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    Master of Miserly Menace

    Posted by Mike Finnegan on

    This year’s Most Valuable Player for holiday season Bah! Humbuggery is today’s venerable birthday honoree Christopher Plummer, the Academy Award®- and double Emmy®- and Tony®-winning now-88-year-old treasure playing a salty, spectral and proto-Dickensian Ebenezer Scrooge in The Man Who Invented Christmas in movie theaters and emerging again on Christmas Day as the rigid, ransom-resistant tycoon J. Paul Getty in director Ridley Scott’s fact-based kidnapping suspense thriller All the Money in the World, for which the actor – a whirlwind replacement in a role vacated by the controversial Kevin Spacey – nabbed a Best Supporting Actor Golden Globe® nomination Monday. Next year marks an astounding 65 years of visibility on television and cinema screens by the peerless Plummer, for whom his current incarnation of Scrooge is not his first encounter with the canon of Charles Dickens dastards. That auspicious occasion goes back 15 Yuletides to the fabulous, all-star Douglas McGrath adaptation of Nicholas Nickleby (2002), whose initial 1838 serialized appearance in print predated that of A Christmas Carol by five years. Unlike the redemptive, feel-good fable aspects of A Christmas Carol, Dickens had something darker and more socially conscious in mind when he conceived the tale of the hard-luck Nickleby clan and the steely, business-obsessed character of Ralph Nickleby, embodied by Plummer with dry-ice malevolence, who under the pretense of helping his distressed sister-in-law (Stella Gonet), niece (Romola Garai) and title-hero nephew (Charlie Hunnam), schemes to exploit their vulnerable naïveté in the ways of the world to his advantage.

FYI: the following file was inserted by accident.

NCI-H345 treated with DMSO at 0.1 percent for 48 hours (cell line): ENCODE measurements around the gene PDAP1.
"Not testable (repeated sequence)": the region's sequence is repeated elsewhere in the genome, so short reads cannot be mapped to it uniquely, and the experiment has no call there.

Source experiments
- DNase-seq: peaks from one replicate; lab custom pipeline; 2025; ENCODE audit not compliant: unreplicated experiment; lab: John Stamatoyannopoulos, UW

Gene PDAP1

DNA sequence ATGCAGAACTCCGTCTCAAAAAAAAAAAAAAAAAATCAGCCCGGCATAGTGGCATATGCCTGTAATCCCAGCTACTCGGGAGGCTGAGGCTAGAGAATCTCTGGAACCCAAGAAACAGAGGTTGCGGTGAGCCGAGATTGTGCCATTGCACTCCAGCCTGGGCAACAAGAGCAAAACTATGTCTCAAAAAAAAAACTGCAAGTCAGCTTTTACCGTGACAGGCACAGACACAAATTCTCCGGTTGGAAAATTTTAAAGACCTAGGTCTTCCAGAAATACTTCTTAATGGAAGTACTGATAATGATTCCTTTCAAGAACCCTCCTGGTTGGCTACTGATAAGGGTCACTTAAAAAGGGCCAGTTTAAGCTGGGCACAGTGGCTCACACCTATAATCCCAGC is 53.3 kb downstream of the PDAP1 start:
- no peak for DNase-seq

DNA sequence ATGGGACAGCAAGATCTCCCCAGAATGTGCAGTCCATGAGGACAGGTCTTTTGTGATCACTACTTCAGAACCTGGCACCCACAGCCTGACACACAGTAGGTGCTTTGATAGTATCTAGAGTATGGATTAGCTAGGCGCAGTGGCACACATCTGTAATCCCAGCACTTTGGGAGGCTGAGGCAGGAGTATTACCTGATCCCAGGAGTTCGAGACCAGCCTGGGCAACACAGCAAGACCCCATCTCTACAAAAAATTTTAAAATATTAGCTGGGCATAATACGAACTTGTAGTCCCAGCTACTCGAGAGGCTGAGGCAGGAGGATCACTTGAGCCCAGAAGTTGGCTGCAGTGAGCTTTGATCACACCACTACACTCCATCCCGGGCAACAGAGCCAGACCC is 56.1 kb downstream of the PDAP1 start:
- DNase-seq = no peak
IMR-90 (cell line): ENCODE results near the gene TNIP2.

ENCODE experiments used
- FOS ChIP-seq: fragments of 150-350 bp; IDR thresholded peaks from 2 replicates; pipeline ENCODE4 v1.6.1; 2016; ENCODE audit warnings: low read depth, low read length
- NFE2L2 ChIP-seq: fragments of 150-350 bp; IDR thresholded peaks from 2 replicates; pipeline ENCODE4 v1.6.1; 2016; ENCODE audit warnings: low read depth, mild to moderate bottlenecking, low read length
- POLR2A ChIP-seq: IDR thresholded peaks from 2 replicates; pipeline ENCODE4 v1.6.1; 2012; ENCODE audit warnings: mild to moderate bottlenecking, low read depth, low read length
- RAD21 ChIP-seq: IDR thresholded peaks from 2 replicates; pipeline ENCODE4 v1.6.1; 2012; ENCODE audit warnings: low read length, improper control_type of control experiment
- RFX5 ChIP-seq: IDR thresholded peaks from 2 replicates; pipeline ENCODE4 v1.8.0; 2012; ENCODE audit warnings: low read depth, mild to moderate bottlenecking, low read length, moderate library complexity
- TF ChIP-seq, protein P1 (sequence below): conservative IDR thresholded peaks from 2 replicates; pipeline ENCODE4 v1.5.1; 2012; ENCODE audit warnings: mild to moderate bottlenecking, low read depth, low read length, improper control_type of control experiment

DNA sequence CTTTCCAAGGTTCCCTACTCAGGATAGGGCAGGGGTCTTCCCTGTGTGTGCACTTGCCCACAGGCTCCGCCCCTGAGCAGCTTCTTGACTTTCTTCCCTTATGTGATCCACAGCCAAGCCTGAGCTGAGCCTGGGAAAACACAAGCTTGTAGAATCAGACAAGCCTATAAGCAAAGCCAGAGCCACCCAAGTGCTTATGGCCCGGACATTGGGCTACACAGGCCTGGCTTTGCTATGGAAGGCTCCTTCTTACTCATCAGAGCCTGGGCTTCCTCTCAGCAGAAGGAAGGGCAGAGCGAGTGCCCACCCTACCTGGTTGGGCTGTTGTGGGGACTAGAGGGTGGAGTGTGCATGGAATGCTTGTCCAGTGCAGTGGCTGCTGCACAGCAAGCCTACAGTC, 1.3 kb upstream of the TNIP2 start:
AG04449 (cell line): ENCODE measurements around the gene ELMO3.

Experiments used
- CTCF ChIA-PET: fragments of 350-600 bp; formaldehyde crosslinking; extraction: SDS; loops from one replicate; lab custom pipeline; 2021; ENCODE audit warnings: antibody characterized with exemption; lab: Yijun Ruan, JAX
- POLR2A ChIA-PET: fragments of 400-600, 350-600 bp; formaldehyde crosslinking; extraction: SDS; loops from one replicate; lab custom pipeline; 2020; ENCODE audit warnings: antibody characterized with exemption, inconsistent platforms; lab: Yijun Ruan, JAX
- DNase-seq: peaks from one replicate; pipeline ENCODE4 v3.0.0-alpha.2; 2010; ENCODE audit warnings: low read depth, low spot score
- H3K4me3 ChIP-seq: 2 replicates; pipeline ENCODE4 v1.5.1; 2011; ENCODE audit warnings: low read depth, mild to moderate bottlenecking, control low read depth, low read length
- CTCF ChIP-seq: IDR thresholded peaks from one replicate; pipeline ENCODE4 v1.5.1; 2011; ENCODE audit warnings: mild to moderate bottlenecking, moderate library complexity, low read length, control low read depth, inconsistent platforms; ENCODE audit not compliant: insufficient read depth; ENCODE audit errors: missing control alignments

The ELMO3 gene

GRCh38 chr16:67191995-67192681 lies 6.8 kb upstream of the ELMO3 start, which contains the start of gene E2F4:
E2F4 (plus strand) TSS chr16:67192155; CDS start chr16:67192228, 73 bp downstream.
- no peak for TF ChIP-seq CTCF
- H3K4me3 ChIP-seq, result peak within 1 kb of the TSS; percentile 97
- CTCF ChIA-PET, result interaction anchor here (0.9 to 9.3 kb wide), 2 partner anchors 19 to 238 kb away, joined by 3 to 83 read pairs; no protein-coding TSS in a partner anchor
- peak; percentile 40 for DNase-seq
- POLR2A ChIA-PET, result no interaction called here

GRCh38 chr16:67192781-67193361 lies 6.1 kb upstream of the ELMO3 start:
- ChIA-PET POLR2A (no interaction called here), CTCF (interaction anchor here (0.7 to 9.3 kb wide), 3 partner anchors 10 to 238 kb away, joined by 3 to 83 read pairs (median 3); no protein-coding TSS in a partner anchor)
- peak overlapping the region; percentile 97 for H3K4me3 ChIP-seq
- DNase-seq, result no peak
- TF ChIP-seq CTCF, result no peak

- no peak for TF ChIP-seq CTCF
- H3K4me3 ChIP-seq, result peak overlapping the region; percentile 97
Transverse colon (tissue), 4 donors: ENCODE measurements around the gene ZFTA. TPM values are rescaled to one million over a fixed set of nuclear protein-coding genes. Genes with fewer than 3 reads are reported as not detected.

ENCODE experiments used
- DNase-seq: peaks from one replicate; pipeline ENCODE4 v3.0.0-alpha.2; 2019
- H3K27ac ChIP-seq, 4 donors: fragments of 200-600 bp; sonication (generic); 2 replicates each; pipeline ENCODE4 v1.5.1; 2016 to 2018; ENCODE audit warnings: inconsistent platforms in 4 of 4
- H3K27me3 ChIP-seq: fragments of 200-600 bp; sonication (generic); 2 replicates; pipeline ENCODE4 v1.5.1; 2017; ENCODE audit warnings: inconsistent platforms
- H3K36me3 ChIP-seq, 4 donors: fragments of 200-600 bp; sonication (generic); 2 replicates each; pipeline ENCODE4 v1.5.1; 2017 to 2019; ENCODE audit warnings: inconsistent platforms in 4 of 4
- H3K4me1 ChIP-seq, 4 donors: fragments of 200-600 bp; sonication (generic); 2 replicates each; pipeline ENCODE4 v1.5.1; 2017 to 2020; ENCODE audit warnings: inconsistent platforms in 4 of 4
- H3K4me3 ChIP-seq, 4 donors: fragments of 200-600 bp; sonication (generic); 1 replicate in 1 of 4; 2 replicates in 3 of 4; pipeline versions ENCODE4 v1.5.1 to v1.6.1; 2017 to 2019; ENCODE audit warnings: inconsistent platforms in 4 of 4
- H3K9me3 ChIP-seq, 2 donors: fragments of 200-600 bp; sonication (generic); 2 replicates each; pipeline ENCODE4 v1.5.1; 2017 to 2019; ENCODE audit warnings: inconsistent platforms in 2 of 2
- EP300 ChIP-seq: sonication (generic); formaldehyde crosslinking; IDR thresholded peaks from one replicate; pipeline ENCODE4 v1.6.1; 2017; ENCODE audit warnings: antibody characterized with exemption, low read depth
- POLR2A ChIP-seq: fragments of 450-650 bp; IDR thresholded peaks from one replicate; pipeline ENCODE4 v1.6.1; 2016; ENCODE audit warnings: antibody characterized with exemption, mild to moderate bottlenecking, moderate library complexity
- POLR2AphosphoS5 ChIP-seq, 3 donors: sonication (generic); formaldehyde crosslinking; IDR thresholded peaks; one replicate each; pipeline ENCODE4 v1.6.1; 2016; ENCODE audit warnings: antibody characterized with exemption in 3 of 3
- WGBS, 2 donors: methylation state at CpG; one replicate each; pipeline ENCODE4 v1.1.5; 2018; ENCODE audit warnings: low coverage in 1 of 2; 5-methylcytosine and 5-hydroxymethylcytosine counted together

“Ralph Nickleby is a delectable character to sink one's teeth into,” Plummer remarked in the film’s production notes. “He's a complex man, a businessman whose aim in life has been only to protect his interests and those of his select friends. Nicholas and his sister are Ralph's nephew and niece, but he doesn't feel the same as they do about the bonds of family – he never has. At the end of the film, it's that one major flaw for which he pays the ultimate price.” Though Dickens’ generosity of feeling infuses the work through the depiction of an array of charitable do-gooders, love interests and staunch friends personified by Jamie Bell (Smike), Anne Hathaway (Madeline Bray), Tom Courtenay (Newman Noggs), Nathan Lane and Dame Edna Everage (the Crummles), and Timothy Spall and Gerard Horan (the Cheeryble brothers), the calculating Ralph Nickleby’s self-centered outlook casts a profound shadow that has reverberated across 180 years. In assessing Nicholas Nickleby’s “two hours of swift, engaging entertainment,” The New York Times’ A.O. Scott took a moment for deeper reflection, observing: “Far worse, in the novelist's moral scheme, is the cold, controlling, rationalist evil practiced by Ralph Nickleby. Mr. Plummer, with a voice like dry, rattling stones, makes Ralph all the more monstrous by underplaying his malice. The elder Nickleby is a more chilling figure than the inhuman, unseen villains of Harry Potter or The Lord of the Rings because his badness is not metaphysical but rather the symbol of a social system that values human beings as things. Dickens was a passionate opponent of the utilitarianism that was the leading public philosophy of his day – Hard Times is his most sustained attack on it – and Nickleby, with his inhuman, self-justifying greed, hardly feels like an obsolete literary type. Mr. McGrath stages his fate in a manner that emphasizes, quite appropriately, the Christian element in Dickens's social radicalism.” Also starring Jim Broadbent (Wackford Squeers), Edward Fox (Sir Mulberry Hawk), Nicholas Rowe (Lord Verisopht), Juliet Stevenson (Mrs. Squeers) and David Bradley (Nigel Bray) as deliciously sinister and self-righteous types in reprobate Ralph’s disreputable orbit, Nicholas Nickleby, which won the 2002 National Board of Review’s Best Acting Ensemble Award for Plummer and his fellow thespians, is Dickens done lovingly and well, beautifully served up on an extras-loaded Twilight Time hi-def Blu-ray.